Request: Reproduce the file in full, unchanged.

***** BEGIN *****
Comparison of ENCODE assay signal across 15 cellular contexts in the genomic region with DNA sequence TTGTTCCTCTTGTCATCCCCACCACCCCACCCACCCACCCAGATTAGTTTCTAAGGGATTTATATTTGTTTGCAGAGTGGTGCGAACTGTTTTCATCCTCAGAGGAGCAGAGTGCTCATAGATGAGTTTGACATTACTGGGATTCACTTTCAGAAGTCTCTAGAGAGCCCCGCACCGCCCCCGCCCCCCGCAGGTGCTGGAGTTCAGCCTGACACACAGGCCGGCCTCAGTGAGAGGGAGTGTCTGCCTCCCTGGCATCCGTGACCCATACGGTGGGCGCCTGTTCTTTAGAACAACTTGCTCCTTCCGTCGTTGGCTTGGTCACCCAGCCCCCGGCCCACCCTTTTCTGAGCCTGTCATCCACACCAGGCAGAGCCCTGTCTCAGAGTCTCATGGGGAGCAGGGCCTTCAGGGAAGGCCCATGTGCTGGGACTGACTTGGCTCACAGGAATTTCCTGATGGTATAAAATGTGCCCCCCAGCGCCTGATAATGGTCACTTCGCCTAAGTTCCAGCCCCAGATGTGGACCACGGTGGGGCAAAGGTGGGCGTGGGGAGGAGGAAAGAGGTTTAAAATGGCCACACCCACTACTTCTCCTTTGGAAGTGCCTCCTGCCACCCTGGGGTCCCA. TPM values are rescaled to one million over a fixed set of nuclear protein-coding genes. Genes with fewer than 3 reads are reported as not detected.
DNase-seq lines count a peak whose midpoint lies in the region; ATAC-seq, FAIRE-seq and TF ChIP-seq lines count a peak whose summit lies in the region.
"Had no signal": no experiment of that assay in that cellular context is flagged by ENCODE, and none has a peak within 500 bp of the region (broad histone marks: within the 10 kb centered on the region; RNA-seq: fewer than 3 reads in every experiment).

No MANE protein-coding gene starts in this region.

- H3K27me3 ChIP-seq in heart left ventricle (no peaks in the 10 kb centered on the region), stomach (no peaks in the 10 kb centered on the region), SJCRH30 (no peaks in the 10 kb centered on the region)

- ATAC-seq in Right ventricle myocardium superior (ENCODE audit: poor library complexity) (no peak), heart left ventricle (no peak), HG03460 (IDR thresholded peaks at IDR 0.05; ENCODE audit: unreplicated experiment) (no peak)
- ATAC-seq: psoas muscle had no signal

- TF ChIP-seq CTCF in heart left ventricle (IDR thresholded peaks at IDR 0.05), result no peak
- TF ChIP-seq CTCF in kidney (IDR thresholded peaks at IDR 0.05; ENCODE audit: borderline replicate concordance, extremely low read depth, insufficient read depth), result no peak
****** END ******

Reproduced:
Comparison of ENCODE assay signal across 15 cellular contexts in the genomic region with DNA sequence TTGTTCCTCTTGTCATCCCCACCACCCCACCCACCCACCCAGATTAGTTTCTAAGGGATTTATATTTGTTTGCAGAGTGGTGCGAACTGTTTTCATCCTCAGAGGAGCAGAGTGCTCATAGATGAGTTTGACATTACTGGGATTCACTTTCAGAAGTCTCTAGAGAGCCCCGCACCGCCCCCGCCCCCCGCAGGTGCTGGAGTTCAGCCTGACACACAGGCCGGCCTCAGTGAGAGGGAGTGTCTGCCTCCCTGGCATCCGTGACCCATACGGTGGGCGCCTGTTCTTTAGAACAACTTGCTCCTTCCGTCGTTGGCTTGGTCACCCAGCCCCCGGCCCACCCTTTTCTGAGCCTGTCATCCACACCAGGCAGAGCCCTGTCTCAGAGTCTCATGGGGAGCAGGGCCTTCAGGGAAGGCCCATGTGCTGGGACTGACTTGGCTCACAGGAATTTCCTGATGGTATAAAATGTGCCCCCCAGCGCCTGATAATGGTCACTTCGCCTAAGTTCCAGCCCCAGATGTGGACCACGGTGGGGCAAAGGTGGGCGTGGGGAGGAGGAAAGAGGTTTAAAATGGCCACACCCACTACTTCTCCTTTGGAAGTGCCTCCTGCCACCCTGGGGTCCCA. TPM values are rescaled to one million over a fixed set of nuclear protein-coding genes. Genes with fewer than 3 reads are reported as not detected.
DNase-seq lines count a peak whose midpoint lies in the region; ATAC-seq, FAIRE-seq and TF ChIP-seq lines count a peak whose summit lies in the region.
"Had no signal": no experiment of that assay in that cellular context is flagged by ENCODE, and none has a peak within 500 bp of the region (broad histone marks: within the 10 kb centered on the region; RNA-seq: fewer than 3 reads in every experiment).

No MANE protein-coding gene starts in this region.

- H3K27me3 ChIP-seq in heart left ventricle (no peaks in the 10 kb centered on the region), stomach (no peaks in the 10 kb centered on the region), SJCRH30 (no peaks in the 10 kb centered on the region)

- ATAC-seq in Right ventricle myocardium superior (ENCODE audit: poor library complexity) (no peak), heart left ventricle (no peak), HG03460 (IDR thresholded peaks at IDR 0.05; ENCODE audit: unreplicated experiment) (no peak)
- ATAC-seq: psoas muscle had no signal

- TF ChIP-seq CTCF in heart left ventricle (IDR thresholded peaks at IDR 0.05), result no peak
- TF ChIP-seq CTCF in kidney (IDR thresholded peaks at IDR 0.05; ENCODE audit: borderline replicate concordance, extremely low read depth, insufficient read depth), result no peak